8. ^ a b "The Dog That Went to Jail For Life". Abilene Morning Reporter. September 7, 1924. p. 39.
  9. ^ "Mystery of 'Pep' Made Clear by Mrs. Pinchot". Altoona Mirror. January 14, 1926. p. 1.
  10. ^ Paietta, Ann C.; Kauppila, Jean (2023). Famous Animals in History and Popular Culture. McFarland. ISBN 978-1-4766-3553-8.
  11. ^ a b Jacobs, Emma (August 4, 2015). "Why 'Pep' The Prison Dog Got Such A Bum Rap". NPR. Archived from the original on September 21, 2023. Retrieved February 27, 2024.
  12. ^ a b White, Bill (May 31, 1994). "Gov. Pinchot Didn't Arrest His Labrador". Morning Call. p. B01.
  13. ^ "A Reward of Merit". The Capital Journal. September 2, 1924. p. 4.
  14. ^ a b c Teeuwisse, Jo (2023). Fake History: 101 Things that Never Happened. Ebury Publishing. ISBN 978-0-7535-5970-3.
  15. ^ "Mrs. Pinchot Clears Record of Her Dog". The New York Times. January 14, 1926. p. 2.
  16. ^ Beamish, R. J. (August 12, 1924). "Gov. Pinchot's dog sentenced to 'pen'". Philadelphia Inquirer. p. 3.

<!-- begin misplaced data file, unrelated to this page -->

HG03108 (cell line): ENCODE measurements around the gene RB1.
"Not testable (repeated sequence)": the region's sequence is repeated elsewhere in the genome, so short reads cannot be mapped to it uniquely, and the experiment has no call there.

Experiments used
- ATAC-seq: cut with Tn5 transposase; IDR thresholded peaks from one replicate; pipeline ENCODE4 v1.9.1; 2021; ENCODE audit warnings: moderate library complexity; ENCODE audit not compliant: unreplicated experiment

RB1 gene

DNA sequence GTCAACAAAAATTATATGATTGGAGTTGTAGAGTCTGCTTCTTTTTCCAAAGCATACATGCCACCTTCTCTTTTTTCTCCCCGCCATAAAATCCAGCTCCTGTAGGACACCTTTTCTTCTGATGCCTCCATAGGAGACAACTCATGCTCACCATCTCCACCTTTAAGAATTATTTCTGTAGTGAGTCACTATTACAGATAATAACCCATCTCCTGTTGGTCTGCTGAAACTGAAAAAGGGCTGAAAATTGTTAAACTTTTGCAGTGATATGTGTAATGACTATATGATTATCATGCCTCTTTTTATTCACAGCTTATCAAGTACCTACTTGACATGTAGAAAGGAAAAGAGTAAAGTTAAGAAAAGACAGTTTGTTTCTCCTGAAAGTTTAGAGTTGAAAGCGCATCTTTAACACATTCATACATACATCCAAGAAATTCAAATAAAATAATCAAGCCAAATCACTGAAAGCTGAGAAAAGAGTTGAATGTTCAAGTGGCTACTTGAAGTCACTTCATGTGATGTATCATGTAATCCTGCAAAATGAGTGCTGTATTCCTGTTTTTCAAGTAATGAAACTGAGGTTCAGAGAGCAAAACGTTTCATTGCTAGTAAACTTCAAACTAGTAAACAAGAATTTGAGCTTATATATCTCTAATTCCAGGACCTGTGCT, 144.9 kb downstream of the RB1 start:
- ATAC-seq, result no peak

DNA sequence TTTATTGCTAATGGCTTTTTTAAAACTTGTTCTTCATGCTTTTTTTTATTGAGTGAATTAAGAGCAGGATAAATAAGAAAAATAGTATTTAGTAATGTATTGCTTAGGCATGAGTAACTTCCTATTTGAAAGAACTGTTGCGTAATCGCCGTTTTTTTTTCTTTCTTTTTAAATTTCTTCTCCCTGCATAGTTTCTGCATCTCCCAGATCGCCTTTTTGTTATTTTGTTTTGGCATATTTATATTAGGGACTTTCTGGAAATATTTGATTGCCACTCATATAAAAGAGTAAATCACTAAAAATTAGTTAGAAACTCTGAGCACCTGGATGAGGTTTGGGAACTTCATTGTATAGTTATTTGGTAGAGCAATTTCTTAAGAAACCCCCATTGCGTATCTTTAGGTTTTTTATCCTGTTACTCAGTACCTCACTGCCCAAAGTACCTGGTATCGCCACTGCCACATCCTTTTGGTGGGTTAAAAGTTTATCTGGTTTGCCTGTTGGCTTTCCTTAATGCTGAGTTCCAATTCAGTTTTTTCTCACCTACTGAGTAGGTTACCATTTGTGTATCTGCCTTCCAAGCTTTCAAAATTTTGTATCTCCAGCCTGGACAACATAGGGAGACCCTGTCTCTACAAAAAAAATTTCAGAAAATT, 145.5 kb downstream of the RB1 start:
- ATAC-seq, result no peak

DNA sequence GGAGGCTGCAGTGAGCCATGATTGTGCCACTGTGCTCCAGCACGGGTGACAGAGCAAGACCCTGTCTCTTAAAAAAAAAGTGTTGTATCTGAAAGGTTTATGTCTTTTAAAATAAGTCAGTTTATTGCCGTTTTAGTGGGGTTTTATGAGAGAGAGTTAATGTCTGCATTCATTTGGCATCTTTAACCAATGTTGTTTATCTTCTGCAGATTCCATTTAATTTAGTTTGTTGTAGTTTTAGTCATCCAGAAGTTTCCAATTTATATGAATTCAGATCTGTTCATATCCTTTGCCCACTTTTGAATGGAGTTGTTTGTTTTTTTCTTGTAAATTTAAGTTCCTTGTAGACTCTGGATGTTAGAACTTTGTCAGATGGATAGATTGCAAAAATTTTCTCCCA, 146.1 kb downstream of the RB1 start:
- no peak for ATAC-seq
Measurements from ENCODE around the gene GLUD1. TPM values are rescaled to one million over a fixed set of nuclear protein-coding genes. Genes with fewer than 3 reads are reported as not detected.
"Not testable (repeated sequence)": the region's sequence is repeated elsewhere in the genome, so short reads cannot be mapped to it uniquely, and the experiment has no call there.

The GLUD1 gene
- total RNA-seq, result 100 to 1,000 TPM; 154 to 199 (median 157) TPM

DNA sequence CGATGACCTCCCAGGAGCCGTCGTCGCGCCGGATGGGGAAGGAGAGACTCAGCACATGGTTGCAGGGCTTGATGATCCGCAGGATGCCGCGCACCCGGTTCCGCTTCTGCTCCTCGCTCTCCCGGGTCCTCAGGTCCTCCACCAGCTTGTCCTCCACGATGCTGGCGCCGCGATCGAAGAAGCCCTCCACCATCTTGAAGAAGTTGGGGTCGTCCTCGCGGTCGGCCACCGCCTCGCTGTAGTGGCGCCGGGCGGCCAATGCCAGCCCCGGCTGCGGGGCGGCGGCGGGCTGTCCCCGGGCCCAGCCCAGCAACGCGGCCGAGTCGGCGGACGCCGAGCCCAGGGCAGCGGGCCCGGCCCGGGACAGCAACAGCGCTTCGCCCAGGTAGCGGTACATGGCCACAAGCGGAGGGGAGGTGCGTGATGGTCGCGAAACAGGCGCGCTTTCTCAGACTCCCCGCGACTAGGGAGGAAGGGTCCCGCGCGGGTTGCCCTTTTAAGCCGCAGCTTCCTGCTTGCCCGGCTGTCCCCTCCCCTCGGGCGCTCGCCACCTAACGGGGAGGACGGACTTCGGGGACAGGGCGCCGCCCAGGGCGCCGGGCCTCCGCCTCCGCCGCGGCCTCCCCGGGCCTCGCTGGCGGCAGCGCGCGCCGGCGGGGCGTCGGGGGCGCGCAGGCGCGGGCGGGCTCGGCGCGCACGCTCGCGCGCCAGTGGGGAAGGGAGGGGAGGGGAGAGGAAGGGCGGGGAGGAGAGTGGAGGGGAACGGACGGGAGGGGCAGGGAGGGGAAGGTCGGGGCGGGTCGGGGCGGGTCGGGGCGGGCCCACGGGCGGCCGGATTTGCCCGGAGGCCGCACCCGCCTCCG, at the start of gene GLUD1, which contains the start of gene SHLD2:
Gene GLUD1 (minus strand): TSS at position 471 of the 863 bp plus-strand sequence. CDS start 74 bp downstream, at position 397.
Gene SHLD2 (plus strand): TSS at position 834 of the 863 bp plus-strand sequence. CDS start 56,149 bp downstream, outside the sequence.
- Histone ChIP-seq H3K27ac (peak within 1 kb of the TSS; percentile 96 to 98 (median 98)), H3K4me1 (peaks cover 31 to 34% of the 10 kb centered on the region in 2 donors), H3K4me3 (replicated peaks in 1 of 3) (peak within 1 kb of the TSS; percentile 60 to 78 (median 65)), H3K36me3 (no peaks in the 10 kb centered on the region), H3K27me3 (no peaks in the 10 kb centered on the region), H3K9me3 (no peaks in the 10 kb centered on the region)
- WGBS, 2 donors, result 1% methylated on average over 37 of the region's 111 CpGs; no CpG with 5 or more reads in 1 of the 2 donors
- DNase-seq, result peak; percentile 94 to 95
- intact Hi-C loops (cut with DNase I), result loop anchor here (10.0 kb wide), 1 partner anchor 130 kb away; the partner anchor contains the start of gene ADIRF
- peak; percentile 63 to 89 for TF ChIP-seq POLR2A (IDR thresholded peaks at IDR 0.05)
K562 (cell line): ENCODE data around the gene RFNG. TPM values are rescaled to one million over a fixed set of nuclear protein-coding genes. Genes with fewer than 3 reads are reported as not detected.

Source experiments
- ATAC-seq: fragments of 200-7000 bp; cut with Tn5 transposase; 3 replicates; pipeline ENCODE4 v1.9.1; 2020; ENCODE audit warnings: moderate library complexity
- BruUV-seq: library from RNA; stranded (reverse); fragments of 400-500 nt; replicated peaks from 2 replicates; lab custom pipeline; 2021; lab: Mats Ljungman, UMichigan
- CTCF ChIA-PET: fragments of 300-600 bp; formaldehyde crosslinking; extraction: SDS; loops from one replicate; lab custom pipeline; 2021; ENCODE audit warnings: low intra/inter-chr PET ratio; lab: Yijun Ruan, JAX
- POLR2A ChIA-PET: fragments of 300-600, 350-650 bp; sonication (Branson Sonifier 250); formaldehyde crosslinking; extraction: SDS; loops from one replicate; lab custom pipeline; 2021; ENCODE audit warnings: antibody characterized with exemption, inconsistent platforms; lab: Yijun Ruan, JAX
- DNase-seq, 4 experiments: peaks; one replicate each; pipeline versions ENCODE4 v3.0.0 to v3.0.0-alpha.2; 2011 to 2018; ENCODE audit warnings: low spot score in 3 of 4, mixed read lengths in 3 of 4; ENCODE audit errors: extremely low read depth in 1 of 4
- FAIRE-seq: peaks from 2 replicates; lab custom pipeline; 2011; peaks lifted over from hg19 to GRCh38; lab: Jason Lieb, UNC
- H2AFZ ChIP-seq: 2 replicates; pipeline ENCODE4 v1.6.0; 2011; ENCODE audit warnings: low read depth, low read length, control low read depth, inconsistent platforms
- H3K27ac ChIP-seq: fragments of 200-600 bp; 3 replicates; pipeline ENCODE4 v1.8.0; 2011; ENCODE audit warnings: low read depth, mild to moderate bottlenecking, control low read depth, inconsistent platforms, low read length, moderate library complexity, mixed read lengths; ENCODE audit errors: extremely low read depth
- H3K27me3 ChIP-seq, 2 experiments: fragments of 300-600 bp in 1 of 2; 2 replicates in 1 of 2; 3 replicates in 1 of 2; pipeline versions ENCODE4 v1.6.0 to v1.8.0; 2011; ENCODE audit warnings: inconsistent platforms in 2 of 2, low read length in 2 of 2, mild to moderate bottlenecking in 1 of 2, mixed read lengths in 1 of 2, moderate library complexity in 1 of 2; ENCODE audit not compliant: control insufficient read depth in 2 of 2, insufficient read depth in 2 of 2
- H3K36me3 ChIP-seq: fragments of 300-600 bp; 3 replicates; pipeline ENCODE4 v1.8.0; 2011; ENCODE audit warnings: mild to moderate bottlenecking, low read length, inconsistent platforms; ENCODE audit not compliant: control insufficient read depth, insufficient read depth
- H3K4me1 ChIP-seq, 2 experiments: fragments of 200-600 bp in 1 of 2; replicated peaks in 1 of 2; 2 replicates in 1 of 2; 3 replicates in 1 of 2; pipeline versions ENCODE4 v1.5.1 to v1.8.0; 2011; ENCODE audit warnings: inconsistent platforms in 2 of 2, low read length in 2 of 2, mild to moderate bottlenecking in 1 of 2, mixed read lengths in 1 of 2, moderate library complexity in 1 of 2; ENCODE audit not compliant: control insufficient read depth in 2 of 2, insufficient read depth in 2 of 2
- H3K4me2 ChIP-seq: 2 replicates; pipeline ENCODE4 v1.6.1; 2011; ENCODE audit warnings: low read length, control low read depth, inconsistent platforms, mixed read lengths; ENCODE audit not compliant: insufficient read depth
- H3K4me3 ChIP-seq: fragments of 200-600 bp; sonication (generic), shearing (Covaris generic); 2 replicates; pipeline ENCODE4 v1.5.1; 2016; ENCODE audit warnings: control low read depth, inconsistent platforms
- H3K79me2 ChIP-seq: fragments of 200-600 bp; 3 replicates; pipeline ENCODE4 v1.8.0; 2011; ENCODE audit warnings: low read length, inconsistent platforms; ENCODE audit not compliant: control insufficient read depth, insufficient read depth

17. ^ Jalongo, Mary Renck (2019). Prison Dog Programs: Renewal and Rehabilitation in Correctional Facilities. Springer Nature. p. viii. ISBN 978-3-030-25618-0.
  18. ^ "One Prisoner Is Apparently Happy". New Castle News. August 9, 1927. p. 14.
  19. ^ Hitchens, Josh (2022). Haunted History of Philadelphia. Arcadia Publishing. p. 98. ISBN 978-1-4671-5158-0.
  20. ^ "Innocent Jail Inmate Dead". The Morning Call. Associated Press. September 4, 1934. p. 9.
  21. ^ Chinn, Hannah (October 31, 2019). "History behind the walls: How Philadelphia's most famous haunted house began". WHYY. Archived from the original on September 22, 2023. Retrieved February 27, 2024.
  22. ^ Daughen, Joseph; Nelson, Nels (January 1963). "This 'Con' Led a Dog's Life - But Buddies Haven't Forgotten". Philadelphia Daily News.

External links edit